For the last five years, September has had one specific focus for me – the Pagan Pride Day festival. Like many CUUPS chapters, my own chapter hosts an annual Pagan Pride Day in Frederick, MD. I have had the honor being the lead organizer since our inception. We have been fortunate – our festival has expanded year after year and been the focus of a good deal of joy, excitement, spiritual connection, learning and growing. It feels so strange to experience a September without a Pagan Pride Day festival and honoring the disappointment and grief around that loss is healthy.
However, the priorities that are at the root of why we have Pagan Pride festivals in the first place are not dependent on a festival. Pagan Pride Day exists to raise resources for charities and in so doing, to act as outreach on behalf of a frequently misunderstood faith path. To this day, Pagans can face job discrimination, housing challenges, harassment, familial strife and more simply due to their adherence to a less common belief system. Many of us awkwardly attend the office Christmas party because we fear ‘outing’ ourselves at work and facing a threat to our livelihood. We wish to educate, to expand the conversation, to reduce discrimination, and to present the value that our paths bring to our culture at large (without proselytizing, of course – you do you, boo). Vendors, workshops, performances, drum circles and socialization are fun, but the reason we have Pagan Pride Day is pretty serious: we still need to.
So, here are five ways to carry the Pagan Pride banner in a year without a festival.
One: Donate to Charity
Last year, the Frederick Pagan Pride Day raised 1,635 pounds of food for The Frederick Food Bank and another 257 pounds of pet food and other supplies for the Adoption Center at Frederick County Animal Control.
We are just one festival. The last time the entire donation for all Pagan Prides was tabulated was 2013 to the best of my knowledge. That year, Pagan Pride festivals raised over 39,000 pounds of food and many of our festivals have only grown since then. I worry about the dearth of donations this September in this year without a festival. Our communities remain in need. The next time you are at the grocery store, pick up some extra shelf stable food. Here’s a great list of what to donate to your local food bank and what to avoid. Animal shelters often have specific need lists – look up your local shelter and see what donations they are asking for. Spending an extra $10 this grocery run could help feed a family AND care for some fur friends.
Two: Support Pagan Artisans and Vendors
We are blessed to have an entire community of artists, musicians, creators, divinators and vendors of all sorts who support the Pagan path. For many of them, this year is utterly crushing – they rely on the festival circuit to make ends meet. Consider purchasing a Pagan Pride goodie of some sort. Most of our vendors have websites, Instagram accounts, Facebook pages, Etsy pages and other great ways to browse their wares and place an order. If your finances are tight, promote the vendors you love. Lift them up on social media. Share out their posts and talk about why you like them. Your local Pagan Pride Day website should have a list of vendors from last year (or the year that ended up not happening). If not, here’s a link to ours.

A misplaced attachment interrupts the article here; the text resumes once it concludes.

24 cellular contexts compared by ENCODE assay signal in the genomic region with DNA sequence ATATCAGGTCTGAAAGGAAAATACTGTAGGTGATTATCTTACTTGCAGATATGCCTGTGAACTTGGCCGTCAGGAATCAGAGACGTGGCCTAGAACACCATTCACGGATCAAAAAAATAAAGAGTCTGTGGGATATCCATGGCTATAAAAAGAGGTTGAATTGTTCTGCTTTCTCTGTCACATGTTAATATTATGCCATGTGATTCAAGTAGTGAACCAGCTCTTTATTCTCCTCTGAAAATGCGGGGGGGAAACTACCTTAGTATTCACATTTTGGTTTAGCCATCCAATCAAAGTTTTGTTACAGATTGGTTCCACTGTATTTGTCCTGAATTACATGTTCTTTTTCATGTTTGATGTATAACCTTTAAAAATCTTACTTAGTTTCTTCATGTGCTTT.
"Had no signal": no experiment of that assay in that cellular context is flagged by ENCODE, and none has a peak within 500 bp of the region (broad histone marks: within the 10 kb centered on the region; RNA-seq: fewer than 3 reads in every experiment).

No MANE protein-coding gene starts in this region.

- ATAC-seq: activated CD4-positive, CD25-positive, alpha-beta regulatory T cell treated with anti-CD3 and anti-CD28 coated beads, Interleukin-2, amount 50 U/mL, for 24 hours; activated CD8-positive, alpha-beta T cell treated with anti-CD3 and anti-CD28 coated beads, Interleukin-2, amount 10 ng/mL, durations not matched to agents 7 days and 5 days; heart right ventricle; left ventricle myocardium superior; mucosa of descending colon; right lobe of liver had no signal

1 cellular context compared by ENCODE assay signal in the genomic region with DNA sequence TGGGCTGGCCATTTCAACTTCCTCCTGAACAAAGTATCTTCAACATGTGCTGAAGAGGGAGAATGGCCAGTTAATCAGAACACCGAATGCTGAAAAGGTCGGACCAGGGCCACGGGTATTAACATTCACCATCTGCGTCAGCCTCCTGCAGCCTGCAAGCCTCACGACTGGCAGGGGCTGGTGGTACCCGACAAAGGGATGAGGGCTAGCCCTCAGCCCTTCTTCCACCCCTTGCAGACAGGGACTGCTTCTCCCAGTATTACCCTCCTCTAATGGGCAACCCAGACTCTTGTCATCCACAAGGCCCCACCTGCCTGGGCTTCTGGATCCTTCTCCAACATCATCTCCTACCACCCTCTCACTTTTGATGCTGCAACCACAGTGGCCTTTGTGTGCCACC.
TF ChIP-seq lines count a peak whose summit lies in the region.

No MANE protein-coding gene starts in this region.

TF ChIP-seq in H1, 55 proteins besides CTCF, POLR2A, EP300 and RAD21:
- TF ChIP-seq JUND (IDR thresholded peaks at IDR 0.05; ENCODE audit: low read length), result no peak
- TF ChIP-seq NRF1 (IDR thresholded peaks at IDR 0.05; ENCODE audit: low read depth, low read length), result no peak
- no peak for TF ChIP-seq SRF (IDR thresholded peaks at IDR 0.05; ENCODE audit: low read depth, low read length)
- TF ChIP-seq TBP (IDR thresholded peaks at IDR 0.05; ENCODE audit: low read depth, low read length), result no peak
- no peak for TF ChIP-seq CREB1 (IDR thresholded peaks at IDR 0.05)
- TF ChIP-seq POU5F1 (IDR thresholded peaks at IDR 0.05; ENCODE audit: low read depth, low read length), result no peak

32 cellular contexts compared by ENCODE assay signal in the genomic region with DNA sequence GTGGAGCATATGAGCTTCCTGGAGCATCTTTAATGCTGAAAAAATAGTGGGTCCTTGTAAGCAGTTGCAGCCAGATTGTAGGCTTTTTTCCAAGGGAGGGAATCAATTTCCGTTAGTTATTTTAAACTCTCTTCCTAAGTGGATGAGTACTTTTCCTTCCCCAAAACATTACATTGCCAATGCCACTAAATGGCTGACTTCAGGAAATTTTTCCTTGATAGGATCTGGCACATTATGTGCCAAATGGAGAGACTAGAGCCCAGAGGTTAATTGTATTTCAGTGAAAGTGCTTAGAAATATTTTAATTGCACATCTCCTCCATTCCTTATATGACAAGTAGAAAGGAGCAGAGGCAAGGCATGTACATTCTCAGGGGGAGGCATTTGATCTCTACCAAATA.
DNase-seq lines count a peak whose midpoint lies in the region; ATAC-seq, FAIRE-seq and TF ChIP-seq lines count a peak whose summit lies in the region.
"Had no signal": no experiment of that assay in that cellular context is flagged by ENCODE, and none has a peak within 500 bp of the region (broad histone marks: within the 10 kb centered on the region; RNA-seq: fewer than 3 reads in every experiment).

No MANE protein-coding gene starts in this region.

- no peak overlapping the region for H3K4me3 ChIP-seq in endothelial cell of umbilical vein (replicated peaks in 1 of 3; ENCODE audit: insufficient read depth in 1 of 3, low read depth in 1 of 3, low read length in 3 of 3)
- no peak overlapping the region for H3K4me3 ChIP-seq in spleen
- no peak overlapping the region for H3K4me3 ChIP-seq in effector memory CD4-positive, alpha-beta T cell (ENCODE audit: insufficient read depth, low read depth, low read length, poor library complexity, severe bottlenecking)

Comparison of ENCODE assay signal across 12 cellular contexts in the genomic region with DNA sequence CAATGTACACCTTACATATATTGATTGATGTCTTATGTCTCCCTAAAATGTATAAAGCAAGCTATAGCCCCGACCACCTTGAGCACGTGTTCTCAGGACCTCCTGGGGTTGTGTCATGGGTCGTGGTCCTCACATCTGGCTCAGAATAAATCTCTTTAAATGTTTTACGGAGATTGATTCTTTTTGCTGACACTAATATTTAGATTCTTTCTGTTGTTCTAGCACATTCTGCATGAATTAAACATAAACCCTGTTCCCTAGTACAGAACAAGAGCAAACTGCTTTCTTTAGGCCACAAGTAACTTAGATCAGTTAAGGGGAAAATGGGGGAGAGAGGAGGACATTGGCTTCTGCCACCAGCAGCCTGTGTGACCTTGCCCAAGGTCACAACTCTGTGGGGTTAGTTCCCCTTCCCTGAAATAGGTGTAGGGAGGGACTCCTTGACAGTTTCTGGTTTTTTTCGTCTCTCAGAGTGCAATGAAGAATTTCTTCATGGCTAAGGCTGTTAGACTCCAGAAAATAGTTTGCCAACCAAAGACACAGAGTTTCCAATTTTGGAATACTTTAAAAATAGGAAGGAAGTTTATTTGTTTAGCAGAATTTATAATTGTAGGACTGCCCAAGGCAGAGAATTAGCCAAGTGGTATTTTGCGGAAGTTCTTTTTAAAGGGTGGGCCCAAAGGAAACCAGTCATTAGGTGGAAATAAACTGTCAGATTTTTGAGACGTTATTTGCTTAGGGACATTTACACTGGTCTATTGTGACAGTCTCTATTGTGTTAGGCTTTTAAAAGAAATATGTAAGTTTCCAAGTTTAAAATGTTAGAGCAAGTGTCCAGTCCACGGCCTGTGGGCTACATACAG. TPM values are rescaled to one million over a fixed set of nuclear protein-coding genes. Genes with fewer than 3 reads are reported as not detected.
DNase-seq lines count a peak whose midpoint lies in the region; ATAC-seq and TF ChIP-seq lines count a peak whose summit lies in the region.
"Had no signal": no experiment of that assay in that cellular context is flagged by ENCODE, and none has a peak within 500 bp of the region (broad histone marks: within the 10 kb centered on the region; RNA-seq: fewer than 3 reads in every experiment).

Three: Connect with Community
Despite the pandemic and the necessary physical distancing that goes with it, a lot of Pagan organizations and festivals are still offering content online. One of the silver linings of everything going online is that geography is no barrier to interacting with Pagan communities all over the world. There are some virtual Pagan Pride events posted on The Official Pagan Pride Project Facebook page right here. There are also regular classes, workshops, rituals, and more from all sorts of wonderful Pagan groups. Find a class or ritual that sounds interesting and jump in.
If you are out of the Broom Closet, consider offering an opportunity for conversation through your social media account. Open the floor to questions. This is the text I used for my own ‘open session’ post – feel free to adapt it for your own uses:
“This upcoming Saturday would have been the Frederick Pagan Pride Day, a festival that I have organized for the last five years. One of the values and priorities of Pagan Pride Days is outreach – we are not even 20 years away from Pagan beliefs being a consideration in child custody hearings. A PPD chooses a publicly accessible venue specifically to help correct harmful stereotypes about Pagans. So, in the spirit of Pagan Pride, if you have any questions about Pagan beliefs and practices, I invite you to ask. You can post here or message me and I will do my best to answer.”
If you are firmly rooted in your path, you might consider offering a free class or workshop of your own. Do you know tarot really well? Are you an amazing Kitchen Witch? Do you have a strong devotional relationship with a pantheon or deity? How about magickal gardening? All of these and more would make wonderful topics for a free video lecture or blog post.
Five: Show your colors – literally
Put on your festival t-shirt or other pagan threads and take a selfie. Post it online with the hashtags #paganpride2020 and #whatpaganslooklike or #whatwitcheslooklike and celebrate your pride. Visibility and representation matter. You never know when your random post will help someone who is seeking or needs connection.
Happy Pride, y’all. Wash your hands, wear your masks, and maybe next year we can get together to whoop it up at a festival.